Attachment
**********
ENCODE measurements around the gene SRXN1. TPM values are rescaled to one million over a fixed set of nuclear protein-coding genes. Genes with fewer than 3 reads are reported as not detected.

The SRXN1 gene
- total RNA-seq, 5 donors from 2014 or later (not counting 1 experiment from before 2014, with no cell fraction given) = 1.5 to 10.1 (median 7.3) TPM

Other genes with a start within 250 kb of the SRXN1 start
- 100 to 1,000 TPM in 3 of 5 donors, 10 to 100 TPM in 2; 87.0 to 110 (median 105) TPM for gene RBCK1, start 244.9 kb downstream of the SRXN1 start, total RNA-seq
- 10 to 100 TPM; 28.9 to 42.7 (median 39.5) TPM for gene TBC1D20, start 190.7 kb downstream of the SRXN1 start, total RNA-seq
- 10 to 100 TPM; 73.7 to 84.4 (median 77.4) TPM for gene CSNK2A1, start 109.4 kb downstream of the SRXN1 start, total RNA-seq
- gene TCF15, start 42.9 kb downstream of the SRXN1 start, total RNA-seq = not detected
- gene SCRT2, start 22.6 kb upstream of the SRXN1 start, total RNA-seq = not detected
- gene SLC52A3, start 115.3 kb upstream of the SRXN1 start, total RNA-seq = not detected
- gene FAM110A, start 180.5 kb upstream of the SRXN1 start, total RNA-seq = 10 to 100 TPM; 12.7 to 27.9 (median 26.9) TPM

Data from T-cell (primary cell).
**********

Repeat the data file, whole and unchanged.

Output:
ENCODE measurements around the gene SRXN1. TPM values are rescaled to one million over a fixed set of nuclear protein-coding genes. Genes with fewer than 3 reads are reported as not detected.

The SRXN1 gene
- total RNA-seq, 5 donors from 2014 or later (not counting 1 experiment from before 2014, with no cell fraction given) = 1.5 to 10.1 (median 7.3) TPM

Other genes with a start within 250 kb of the SRXN1 start
- 100 to 1,000 TPM in 3 of 5 donors, 10 to 100 TPM in 2; 87.0 to 110 (median 105) TPM for gene RBCK1, start 244.9 kb downstream of the SRXN1 start, total RNA-seq
- 10 to 100 TPM; 28.9 to 42.7 (median 39.5) TPM for gene TBC1D20, start 190.7 kb downstream of the SRXN1 start, total RNA-seq
- 10 to 100 TPM; 73.7 to 84.4 (median 77.4) TPM for gene CSNK2A1, start 109.4 kb downstream of the SRXN1 start, total RNA-seq
- gene TCF15, start 42.9 kb downstream of the SRXN1 start, total RNA-seq = not detected
- gene SCRT2, start 22.6 kb upstream of the SRXN1 start, total RNA-seq = not detected
- gene SLC52A3, start 115.3 kb upstream of the SRXN1 start, total RNA-seq = not detected
- gene FAM110A, start 180.5 kb upstream of the SRXN1 start, total RNA-seq = 10 to 100 TPM; 12.7 to 27.9 (median 26.9) TPM

Data from T-cell (primary cell).